Andrea Caprio designed sportswear for many years. Paying close attention to what people are looking for in the day-to-day wardrobe, and how different clothes and a good fit makes them feel and look good she also realized that many people need help. Not just in creating their individual style but by simply not having the time to shop. After multiple requests from family and friends, coworkers and frustrated women in dressing rooms, she decided to launch her personal style company.
When she became a part of ETTWomen, we were thrilled to receive her strutting leopard print and rocking red lips. What’s been most rewarding is seeing how relying on her talents, she jumped into action sewing much needed protective gear for our community and most importantly, our front line workers.
Andrea Caprio shares her story in her own words:
It’s day 20+ of making masks day and night. I have completely dug my heals into this project. All in!
My husband is a CRNA at a local hospital and all his pals and coworkers started asking for cloth masks to wear over their n95’s.
I found myself sitting in front of the news night after night getting way too anxious. I quickly realized I had a skill that could really help.
Being a designer in the garment center for almost 20 years was about to come in handy. I went in my basement and set up shop. I got my juki machine fired up and started creating masks and sending them in to work with my husband.
I tried making a few kinds. I only had one type of elastic so I quickly figured out those weren’t going to work. I decided on making my own pattern for a simple tie back face mask that could be adjusted to every head. 100% cotton, washable and super durable.
I began to choose specific prints to match specific personalities (I’m a stylist, I can’t help it). Everyday my husband would come home and tell me who liked what and who chose which -I was getting requests for prints from cherries to globes to florals and everything in between.
Soon, I was finding myself waking up and going right to my machine with lists of requests. As the corona news worsened, I was relying on working on masks feverishly to get through the day without having a meltdown.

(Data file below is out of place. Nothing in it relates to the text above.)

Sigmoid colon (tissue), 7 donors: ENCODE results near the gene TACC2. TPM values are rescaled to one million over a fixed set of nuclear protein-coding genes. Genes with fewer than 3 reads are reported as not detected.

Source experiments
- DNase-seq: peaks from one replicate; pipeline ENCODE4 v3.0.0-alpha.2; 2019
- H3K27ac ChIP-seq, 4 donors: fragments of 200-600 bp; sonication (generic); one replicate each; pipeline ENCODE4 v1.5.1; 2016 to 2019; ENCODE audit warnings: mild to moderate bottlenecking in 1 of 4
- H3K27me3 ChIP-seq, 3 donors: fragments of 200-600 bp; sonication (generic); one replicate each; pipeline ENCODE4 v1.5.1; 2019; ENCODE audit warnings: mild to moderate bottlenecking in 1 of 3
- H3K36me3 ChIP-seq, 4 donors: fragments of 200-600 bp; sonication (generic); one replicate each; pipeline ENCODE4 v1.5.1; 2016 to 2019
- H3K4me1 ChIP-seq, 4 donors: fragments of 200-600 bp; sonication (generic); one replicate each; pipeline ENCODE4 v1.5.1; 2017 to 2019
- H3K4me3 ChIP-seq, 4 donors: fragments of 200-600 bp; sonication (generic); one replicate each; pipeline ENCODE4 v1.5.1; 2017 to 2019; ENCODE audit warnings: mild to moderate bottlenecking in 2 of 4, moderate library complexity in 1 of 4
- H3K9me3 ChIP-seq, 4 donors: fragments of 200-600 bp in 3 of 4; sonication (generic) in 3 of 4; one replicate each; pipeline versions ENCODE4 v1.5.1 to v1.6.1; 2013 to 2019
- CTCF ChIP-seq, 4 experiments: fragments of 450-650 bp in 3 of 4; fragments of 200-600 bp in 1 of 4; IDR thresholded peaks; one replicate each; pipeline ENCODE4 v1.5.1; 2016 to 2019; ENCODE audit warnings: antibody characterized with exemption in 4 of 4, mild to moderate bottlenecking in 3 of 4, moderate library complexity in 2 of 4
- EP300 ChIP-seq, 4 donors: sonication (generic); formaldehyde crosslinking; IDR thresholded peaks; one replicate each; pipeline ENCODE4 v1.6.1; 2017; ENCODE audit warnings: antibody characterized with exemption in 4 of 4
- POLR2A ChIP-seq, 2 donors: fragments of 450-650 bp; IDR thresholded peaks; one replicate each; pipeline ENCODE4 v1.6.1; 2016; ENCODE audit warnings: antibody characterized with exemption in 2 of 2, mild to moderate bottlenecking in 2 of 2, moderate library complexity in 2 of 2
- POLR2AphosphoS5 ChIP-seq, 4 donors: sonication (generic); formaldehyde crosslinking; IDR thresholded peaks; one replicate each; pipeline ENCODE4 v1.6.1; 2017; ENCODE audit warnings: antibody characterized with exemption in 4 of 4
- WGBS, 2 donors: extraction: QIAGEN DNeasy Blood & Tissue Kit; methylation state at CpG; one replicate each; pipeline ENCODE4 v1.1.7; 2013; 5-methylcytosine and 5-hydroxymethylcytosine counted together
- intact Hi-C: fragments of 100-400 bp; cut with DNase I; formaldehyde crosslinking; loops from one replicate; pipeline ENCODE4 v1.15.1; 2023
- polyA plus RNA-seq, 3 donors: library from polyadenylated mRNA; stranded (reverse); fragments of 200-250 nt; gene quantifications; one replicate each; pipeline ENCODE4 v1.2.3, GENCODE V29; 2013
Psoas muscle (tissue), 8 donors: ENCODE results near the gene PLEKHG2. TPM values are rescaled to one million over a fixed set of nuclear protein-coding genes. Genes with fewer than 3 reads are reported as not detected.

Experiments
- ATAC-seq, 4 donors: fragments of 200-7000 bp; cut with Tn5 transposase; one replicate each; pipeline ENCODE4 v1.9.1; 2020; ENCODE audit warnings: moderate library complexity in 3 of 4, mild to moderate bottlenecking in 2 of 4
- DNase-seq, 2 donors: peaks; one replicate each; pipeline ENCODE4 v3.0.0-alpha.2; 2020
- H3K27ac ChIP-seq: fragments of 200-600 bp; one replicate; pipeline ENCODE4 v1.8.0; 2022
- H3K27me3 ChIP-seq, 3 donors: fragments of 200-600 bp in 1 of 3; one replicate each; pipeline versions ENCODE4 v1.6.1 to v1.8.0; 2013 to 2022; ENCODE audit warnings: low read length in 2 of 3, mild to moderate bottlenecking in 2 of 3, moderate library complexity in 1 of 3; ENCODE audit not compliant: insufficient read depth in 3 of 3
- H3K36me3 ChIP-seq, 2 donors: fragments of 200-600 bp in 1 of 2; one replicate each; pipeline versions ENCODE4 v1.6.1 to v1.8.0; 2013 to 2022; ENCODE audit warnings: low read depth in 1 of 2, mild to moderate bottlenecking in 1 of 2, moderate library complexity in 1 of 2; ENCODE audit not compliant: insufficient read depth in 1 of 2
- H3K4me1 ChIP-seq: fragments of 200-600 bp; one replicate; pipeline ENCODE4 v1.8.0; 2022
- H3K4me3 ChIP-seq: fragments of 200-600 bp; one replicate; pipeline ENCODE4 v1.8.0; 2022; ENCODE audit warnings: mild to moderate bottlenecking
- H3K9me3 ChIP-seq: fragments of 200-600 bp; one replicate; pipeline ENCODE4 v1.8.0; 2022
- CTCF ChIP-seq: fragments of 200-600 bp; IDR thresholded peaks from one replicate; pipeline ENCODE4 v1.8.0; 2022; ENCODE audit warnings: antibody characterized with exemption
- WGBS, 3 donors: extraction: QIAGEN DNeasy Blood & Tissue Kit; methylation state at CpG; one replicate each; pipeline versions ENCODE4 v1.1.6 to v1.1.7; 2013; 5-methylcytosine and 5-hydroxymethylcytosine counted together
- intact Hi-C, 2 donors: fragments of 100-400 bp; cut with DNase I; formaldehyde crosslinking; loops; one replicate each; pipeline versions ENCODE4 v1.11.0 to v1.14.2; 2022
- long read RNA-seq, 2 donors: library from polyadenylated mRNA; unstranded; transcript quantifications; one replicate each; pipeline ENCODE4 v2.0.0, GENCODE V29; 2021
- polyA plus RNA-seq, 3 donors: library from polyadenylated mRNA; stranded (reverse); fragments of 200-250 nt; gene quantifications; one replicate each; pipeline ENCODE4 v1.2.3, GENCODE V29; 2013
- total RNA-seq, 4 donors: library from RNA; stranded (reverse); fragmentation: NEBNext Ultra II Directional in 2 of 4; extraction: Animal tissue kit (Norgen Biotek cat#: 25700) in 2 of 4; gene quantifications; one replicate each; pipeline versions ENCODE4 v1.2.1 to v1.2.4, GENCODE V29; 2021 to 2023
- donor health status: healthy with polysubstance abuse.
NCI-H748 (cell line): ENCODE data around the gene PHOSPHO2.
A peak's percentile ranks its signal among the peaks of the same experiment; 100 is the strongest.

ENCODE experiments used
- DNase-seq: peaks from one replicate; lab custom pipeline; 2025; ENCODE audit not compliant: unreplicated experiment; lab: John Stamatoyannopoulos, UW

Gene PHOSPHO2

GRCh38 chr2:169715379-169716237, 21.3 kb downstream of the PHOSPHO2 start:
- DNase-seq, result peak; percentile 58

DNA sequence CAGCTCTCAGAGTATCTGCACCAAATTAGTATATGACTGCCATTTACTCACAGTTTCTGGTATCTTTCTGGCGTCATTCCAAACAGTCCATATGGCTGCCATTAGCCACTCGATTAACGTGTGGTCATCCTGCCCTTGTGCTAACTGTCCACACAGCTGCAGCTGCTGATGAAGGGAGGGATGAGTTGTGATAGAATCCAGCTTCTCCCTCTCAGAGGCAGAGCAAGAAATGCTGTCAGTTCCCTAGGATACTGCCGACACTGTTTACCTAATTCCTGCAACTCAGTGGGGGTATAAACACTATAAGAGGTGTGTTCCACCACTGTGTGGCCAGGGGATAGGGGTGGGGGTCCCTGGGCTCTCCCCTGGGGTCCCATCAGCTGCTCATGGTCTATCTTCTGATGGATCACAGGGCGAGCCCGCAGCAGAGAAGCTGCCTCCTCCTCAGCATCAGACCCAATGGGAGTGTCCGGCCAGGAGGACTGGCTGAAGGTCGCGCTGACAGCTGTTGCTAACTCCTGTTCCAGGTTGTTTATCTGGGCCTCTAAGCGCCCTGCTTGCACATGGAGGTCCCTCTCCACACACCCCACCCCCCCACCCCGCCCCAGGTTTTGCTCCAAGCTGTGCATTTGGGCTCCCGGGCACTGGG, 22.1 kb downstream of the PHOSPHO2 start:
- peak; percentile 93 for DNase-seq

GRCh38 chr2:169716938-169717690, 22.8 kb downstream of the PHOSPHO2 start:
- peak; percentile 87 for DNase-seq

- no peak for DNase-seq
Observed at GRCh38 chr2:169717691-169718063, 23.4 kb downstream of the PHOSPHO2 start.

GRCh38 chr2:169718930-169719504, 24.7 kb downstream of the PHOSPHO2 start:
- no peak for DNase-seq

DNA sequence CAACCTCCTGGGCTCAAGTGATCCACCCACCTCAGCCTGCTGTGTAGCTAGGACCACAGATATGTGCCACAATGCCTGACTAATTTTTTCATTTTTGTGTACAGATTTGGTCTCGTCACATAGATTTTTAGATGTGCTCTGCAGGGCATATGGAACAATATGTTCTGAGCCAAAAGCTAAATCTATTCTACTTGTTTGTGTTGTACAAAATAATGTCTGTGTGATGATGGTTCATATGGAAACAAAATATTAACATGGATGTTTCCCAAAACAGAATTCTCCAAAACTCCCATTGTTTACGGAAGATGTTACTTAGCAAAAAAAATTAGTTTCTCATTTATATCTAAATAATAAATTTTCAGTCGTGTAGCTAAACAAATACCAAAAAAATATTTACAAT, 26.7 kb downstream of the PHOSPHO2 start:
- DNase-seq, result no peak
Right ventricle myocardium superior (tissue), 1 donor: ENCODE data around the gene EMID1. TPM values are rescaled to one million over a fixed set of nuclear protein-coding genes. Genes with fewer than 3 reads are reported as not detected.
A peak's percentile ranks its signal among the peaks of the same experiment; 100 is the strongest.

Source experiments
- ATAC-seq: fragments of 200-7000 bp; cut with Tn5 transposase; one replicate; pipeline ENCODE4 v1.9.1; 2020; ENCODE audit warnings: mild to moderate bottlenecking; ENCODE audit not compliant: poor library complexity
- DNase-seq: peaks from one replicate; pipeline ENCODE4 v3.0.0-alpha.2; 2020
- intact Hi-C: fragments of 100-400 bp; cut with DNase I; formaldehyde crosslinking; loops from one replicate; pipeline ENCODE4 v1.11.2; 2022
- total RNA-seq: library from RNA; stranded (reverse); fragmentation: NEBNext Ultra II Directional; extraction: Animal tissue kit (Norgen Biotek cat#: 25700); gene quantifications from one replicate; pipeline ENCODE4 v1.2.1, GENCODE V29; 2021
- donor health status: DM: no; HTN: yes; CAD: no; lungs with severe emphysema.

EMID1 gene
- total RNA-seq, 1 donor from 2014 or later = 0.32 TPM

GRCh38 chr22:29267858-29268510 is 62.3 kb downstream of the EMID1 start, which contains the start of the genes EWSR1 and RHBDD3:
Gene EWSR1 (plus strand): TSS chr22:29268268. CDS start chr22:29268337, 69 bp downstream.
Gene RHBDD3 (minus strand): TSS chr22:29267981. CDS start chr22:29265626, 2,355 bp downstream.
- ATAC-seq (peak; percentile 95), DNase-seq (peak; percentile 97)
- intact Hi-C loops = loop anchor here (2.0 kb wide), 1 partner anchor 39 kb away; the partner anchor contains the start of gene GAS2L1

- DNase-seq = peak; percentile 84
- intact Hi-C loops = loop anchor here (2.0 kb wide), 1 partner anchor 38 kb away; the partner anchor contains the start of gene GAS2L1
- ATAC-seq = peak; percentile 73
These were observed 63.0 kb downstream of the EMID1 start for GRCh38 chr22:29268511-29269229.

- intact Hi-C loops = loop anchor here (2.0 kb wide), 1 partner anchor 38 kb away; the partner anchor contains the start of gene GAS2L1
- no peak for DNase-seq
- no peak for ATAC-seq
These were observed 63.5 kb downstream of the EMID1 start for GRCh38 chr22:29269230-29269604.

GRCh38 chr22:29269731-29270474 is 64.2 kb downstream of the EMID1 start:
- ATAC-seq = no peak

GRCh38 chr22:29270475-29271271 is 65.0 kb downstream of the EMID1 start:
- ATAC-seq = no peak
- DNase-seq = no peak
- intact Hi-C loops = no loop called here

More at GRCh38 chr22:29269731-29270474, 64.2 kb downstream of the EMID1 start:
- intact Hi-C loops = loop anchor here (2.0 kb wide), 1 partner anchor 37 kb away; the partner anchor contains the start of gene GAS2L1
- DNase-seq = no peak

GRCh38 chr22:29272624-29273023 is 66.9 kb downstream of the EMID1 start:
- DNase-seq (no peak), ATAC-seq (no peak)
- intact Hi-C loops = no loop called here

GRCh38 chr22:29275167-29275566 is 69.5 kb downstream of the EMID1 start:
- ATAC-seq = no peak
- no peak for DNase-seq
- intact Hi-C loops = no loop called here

The masks were being received by first responders all over the hospital. Men and women were requesting them and I could barely get them out fast enough.
Everyone was so appreciative. My husband’s feedback kept me sewing. He would tell me things like, ‘The nurses loved the colors and prints, it was their little bit of happiness today.’ or ‘The masks brought smiling faces.’
The word started to spread, and before Andre knew it, she was sewing masks for fire fighters, nurses all the way in Massachusetts, mail carriers, pilots, builders, painters, and more. She goes on:
I had posted a few pics of my masks on Facebook and my old boss from my designing days posted a comment saying ‘That’s so you.’ Seems simple but he was right, it is so me. It’s the most me I’ve ever been.
Everything seemed to just fit she continues to explain. Andrea felt an overwhelming sense of accomplishment and pride sitting behind her machine sewing masks. There was a moment where she realized she had been utilizing everything she had learned, doing something she truly enjoyed, and having the pleasure of helping others. One of those mind blowing moments. Her perfect storm.
She started making masks for family and friends and shipping out piles of boxes every other day.
I was so afraid I would forget someone. Once the boxes arrived I started getting heart felt notes, messages and thank you’s. People started flooding my email and text with selfies wearing my masks. It was so beautiful. All those happy faces in this crappy uncertain time kept me going. It fueled my desire to keep making masks and shipping them out.
People were so gracious and appreciative. I started getting goodies in the mail and donations for fabric and supplies. The scarier the news became the more I wanted to sew.
Shortly after, Andrea started getting requests for headbands from the nurses. They were showing her pics of there bruised faces and ears from there n95 masks. They needed to relive tension from the ears while working . Someone sent me a headband with buttons and asked if she could make them.
How could I not? My sister and bestie sprung into action, located headbands and dropped them off for me to sew on the buttons. Batches of these went out in between masks.
I can’t even begin to tell you how appreciative everyone is and was. It’s amazing how in crisis most people really step up to help. This has all been very revealing to me: who steps up and who doesn’t.
She ends by sharing that there are more people who ask for 2 and pay for 10 masks. These are the people who rally, these are the people who make her want to help. These are the people who are risking their lives for us, these are the people she loves.